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Review: Saving Mr. Banks (2013)

Saving Mr. Banks (2013)

Directed by: John Lee Hancock

Premise: A dramatization of the difficult collaboration between author P.L. Travers (Emma Thompson) and Walt Disney (Tom Hanks) in the effort to adapt Travers’ book Mary Poppins into a motion picture.

What Works: Because Saving Mr. Banks is a Disney production dramatizing the making of a Disney film by Walt Disney, the picture sets up the audience to expect a tribute piece to the filmmaker and his studio. While Disney (the man and the company) come off pretty well, Saving Mr. Banks is really about the life of author P.L. Travers, who wrote the Mary Poppins books from which the 1964 film was based. In today’s Hollywood movies, female characters rarely figure into the stories being told. That alone makes Saving Mr. Banks a notable picture but regardless of the conventions of the marketplace, the part of P.L. Travers is a great piece of character writing and she is brought to life on screen in a terrific performance by Emma Thompson. As she is first introduced, Travers is depicted as a difficult and frequently rude woman but the filmmakers and the actress smartly deconstruct that veneer by flashing backwards to Travers’ childhood and exploring the roots of her literary characters. By demonstrating why Mary Poppins was so important to Travers, this fictional character also becomes important to the audience and as harsh as Travers may be, it is clear that this toughness is an effort to protect the integrity of her creation. This explanation of Travers’ past allows Saving Mr. Banks to do something exceptional; the filmmakers link the lighthearted, family friendly entertainment that Disney is often associated with to deeper and more challenging issues. And in this way, Saving Mr. Banks gets at something complicated and meaningful about childhood and the function of fantasy films.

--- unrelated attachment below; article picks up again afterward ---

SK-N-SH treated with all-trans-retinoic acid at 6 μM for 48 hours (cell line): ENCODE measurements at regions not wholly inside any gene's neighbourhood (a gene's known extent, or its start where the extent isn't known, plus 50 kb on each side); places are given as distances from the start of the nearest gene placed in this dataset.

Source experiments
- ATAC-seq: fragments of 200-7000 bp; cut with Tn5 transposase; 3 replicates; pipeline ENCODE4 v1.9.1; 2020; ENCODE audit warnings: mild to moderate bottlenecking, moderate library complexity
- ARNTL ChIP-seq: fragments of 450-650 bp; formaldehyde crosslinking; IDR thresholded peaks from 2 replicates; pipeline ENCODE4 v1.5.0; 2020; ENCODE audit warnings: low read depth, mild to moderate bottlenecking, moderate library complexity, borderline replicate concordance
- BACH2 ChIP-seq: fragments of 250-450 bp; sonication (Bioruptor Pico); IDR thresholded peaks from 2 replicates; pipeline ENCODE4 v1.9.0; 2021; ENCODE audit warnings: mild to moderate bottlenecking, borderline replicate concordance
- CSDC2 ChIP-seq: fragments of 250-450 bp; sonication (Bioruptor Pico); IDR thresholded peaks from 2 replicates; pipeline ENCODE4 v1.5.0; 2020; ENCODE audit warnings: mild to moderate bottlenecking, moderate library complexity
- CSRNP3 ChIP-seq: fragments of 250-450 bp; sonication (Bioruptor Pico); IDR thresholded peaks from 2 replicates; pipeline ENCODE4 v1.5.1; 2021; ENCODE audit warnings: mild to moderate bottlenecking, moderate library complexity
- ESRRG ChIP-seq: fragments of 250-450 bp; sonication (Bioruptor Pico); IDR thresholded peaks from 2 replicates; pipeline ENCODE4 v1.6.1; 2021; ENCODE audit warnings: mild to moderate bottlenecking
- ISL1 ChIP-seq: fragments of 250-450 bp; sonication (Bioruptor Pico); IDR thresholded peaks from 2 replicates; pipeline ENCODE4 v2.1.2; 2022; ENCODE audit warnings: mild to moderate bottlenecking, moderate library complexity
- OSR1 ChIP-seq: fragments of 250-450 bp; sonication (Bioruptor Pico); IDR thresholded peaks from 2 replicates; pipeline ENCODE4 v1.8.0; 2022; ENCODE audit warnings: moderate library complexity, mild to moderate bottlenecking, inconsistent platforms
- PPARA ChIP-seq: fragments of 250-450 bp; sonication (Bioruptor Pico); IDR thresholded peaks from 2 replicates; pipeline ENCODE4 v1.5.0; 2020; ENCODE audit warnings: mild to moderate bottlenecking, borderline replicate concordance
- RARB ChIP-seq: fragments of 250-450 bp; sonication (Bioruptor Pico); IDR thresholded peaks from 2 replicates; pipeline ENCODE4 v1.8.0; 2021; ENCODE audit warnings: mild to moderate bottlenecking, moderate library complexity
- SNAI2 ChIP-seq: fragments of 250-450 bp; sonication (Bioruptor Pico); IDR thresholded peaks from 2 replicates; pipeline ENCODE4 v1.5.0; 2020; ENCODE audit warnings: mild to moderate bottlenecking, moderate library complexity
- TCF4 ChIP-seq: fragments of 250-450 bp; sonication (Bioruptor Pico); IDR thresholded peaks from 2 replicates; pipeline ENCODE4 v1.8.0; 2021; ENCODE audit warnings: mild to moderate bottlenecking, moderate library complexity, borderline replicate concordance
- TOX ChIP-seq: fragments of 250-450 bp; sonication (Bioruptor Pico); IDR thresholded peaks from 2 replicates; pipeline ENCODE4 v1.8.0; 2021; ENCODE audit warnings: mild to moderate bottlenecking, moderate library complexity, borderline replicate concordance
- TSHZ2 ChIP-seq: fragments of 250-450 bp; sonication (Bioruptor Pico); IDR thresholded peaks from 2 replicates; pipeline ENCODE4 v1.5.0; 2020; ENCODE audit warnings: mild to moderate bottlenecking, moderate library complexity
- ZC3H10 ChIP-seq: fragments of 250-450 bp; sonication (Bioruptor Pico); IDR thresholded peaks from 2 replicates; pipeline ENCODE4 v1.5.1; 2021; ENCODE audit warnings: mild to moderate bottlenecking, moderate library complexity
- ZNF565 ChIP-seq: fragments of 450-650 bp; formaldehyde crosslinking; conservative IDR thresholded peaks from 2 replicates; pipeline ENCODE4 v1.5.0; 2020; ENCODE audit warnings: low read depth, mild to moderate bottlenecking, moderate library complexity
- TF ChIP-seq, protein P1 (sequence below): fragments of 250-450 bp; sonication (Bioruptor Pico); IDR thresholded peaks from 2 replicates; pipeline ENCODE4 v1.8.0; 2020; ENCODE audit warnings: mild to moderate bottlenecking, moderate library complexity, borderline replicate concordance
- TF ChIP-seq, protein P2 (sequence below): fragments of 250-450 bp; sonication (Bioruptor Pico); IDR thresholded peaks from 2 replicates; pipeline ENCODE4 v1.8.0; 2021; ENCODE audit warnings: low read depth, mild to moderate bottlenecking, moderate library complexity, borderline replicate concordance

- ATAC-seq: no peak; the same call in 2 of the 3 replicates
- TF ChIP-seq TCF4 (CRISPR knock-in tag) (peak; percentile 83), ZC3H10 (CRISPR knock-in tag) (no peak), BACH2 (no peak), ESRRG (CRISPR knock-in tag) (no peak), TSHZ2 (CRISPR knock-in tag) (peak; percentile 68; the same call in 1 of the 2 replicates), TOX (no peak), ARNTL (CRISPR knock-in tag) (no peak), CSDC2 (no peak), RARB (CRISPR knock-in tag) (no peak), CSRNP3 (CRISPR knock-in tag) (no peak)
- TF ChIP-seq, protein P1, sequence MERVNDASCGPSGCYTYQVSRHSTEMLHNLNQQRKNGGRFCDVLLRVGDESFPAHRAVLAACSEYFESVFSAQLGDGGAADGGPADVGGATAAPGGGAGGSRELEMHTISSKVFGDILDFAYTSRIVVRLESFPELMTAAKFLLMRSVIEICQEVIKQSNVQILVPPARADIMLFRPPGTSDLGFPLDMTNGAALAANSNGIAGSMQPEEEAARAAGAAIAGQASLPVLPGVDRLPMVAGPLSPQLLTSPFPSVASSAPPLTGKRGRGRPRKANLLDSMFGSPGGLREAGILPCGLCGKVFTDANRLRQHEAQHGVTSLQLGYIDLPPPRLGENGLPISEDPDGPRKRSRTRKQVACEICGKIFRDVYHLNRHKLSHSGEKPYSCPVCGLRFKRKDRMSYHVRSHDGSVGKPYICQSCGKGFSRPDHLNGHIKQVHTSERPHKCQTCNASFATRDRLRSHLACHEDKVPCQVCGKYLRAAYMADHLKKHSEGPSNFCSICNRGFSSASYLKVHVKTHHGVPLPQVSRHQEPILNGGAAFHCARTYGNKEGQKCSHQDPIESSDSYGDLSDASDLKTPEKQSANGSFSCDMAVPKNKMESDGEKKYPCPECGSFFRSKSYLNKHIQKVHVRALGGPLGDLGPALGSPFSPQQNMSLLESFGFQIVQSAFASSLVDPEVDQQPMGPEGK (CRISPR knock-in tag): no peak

What Doesn’t: Movies that dramatize the making of famous motion pictures face particular challenges, especially when the movie or the filmmaker being dramatized have become cultural institutions. For example, 2012’s Hitchcock, which dramatized the making of Psycho, was too reverential both to the filmmaker and to his film and some of its dramatic inventions (namely dream sequences of Hitchcock conversing with serial killer Ed Gein) took the story in unnecessary and irrelevant directions. In other cases, the people or the studio making the film can create credibility problems for their own movie, such as in Baadasssss!, a dramatization of the making of Sweet Sweetback’s Baadasssss Song; the original film was directed by Melvin Van Peebles and the dramatization of its production was directed by his son Marvin. In the case of Saving Mr. Banks both of these issues come to bear. This is a Disney production about Walt Disney making a Disney film, and not just any Disney film but one of the studio’s flagship titles. As the movie depicts it, Walt Disney was a wholesome and polite creative genius who used his wit and charm to work with an intransigent and hostile author, and eventually P.L. Travers’ obstinacy was overcome by the wonders of the Magic Kingdom. However, it is well documented that Travers hated the Disney movie and so Saving Mr. Banks is at some level fundamentally untrue. On the other hand, Saving Mr. Banks is also about the power of movies to reimagine the past, realize our ideals, and thereby rehabilitate ourselves, so the charge of dishonesty is not so cut and dried. How a viewer feels about Saving Mr. Banks will ultimately depend how he or she feels about the Walt Disney Company and about corporate media in general. To view it cynically, this is a film in which the wishes and ideas of an author are steamrolled by commercial interests as her character is remolded to fit the Disney brand. On the other hand, Travers’ complaints about Disney’s Mary Poppins were wrong and the movie has enjoyed a long and vibrant life on its own merits.

Bottom Line: However problematic it may be and whatever its compromises, Saving Mr. Banks is a well-made film with a terrific performance by Emma Thompson. Like Finding Neverland, this is a picture that explores the way fantasy allows us to deal with life’s difficulties.  

Episode: #473 (January 12, 2014)